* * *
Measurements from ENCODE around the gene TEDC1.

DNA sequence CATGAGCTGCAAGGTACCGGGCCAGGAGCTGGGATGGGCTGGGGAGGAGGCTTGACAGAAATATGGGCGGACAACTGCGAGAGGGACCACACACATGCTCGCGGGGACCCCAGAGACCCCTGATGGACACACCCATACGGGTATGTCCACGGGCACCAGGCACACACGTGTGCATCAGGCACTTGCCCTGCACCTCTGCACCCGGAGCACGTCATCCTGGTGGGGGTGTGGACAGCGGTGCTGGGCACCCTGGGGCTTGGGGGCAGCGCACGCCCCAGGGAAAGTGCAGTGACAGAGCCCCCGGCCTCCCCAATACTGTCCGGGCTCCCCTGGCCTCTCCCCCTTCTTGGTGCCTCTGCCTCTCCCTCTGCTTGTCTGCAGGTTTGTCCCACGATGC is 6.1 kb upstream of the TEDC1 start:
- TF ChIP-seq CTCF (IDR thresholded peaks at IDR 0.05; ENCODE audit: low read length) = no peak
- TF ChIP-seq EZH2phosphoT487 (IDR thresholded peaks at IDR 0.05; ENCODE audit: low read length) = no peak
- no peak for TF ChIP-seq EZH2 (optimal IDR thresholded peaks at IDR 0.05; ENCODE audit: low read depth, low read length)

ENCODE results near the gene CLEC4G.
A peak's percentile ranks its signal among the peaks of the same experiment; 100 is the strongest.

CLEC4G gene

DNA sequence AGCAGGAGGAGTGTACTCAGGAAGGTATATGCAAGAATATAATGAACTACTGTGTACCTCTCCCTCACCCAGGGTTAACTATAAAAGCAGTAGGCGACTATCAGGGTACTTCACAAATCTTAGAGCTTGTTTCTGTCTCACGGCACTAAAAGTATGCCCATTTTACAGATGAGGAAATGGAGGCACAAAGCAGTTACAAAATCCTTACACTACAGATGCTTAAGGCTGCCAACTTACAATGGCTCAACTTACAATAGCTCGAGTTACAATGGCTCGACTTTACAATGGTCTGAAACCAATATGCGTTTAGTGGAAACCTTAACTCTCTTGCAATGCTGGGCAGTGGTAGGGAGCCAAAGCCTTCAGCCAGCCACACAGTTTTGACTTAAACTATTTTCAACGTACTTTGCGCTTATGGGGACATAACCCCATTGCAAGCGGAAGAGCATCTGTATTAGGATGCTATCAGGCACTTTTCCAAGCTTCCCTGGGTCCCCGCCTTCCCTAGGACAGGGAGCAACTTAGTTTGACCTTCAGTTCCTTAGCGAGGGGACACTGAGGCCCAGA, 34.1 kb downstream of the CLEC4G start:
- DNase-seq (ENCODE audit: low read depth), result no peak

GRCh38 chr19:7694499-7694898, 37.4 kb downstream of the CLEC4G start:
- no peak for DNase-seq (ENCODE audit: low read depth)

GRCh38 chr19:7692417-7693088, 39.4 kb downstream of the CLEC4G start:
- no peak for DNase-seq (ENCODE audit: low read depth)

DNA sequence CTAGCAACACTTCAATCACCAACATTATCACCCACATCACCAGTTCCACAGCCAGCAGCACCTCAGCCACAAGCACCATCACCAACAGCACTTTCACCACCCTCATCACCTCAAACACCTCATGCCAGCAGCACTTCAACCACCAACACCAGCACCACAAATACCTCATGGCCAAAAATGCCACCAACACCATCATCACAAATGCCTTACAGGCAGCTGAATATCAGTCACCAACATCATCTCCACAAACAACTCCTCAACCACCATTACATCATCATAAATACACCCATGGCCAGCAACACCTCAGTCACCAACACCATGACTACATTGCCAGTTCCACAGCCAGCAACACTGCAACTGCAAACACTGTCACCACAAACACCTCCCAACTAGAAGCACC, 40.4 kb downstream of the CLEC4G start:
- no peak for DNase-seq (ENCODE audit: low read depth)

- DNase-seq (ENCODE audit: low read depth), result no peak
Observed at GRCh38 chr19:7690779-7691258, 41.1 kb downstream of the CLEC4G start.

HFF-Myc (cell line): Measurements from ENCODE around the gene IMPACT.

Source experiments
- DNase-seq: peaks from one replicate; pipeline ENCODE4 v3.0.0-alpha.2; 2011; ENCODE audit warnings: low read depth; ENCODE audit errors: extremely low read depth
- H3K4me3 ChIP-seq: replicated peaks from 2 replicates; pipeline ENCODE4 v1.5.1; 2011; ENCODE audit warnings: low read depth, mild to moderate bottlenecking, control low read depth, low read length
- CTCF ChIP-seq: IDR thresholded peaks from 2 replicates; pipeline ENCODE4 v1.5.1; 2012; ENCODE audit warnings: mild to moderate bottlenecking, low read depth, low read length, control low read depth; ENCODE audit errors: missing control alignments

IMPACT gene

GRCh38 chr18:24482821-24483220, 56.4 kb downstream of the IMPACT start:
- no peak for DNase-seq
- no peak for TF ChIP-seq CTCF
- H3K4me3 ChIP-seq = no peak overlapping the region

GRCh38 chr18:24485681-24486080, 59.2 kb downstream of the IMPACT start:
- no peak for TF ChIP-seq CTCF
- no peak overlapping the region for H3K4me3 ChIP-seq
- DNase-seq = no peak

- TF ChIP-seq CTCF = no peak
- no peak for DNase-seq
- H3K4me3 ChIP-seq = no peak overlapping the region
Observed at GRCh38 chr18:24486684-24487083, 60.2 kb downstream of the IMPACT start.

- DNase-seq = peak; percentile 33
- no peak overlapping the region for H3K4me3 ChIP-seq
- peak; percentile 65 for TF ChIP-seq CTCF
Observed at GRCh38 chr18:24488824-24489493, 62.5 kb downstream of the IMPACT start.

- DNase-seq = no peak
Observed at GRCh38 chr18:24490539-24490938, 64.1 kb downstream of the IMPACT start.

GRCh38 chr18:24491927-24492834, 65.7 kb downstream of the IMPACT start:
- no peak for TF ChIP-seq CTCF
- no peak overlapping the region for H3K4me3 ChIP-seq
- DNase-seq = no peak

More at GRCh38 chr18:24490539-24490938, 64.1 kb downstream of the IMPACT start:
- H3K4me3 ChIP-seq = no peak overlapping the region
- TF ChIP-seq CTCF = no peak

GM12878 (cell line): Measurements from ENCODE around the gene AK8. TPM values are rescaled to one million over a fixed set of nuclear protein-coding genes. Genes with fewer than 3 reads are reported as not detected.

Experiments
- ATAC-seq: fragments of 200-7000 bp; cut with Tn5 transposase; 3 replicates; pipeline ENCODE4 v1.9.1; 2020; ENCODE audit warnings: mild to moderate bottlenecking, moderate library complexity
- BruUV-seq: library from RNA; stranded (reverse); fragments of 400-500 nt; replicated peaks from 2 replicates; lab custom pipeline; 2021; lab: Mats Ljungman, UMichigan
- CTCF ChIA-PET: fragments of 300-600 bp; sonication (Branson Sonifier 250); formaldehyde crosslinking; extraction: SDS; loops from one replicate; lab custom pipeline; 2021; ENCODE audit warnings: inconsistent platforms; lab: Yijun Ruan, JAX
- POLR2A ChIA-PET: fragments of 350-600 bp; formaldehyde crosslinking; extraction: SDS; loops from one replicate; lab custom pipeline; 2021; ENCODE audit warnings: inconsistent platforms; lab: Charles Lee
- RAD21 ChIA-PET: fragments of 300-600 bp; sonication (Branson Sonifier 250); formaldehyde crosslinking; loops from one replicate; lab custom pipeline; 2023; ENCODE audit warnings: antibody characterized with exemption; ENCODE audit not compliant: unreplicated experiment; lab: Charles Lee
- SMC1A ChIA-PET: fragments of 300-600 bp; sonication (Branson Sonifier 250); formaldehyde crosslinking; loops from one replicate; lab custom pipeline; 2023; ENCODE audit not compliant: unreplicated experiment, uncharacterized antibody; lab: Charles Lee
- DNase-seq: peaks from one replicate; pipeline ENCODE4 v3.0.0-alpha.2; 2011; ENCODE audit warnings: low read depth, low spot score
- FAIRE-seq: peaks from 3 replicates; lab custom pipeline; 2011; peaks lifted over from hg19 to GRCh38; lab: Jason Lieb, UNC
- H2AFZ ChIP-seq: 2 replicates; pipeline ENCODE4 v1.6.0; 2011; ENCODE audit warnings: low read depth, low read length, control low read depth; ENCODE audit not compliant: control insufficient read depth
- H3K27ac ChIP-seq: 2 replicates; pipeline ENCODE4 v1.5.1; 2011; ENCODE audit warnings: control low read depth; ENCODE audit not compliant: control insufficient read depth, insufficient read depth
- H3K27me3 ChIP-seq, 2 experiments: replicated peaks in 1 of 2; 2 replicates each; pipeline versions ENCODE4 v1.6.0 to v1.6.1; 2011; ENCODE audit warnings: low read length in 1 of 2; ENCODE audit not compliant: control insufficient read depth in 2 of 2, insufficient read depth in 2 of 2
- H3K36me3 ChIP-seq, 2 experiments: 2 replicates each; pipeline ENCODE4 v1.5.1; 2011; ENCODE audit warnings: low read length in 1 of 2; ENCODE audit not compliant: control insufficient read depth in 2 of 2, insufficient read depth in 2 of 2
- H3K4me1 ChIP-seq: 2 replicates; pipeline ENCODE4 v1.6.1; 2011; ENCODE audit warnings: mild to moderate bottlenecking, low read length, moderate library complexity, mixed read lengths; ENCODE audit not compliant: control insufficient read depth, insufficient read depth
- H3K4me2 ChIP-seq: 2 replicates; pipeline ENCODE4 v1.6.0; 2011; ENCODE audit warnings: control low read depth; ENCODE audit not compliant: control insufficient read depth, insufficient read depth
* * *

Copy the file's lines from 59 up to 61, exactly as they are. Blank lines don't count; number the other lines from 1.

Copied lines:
- FAIRE-seq: peaks from 3 replicates; lab custom pipeline; 2011; peaks lifted over from hg19 to GRCh38; lab: Jason Lieb, UNC
- H2AFZ ChIP-seq: 2 replicates; pipeline ENCODE4 v1.6.0; 2011; ENCODE audit warnings: low read depth, low read length, control low read depth; ENCODE audit not compliant: control insufficient read depth
- H3K27ac ChIP-seq: 2 replicates; pipeline ENCODE4 v1.5.1; 2011; ENCODE audit warnings: control low read depth; ENCODE audit not compliant: control insufficient read depth, insufficient read depth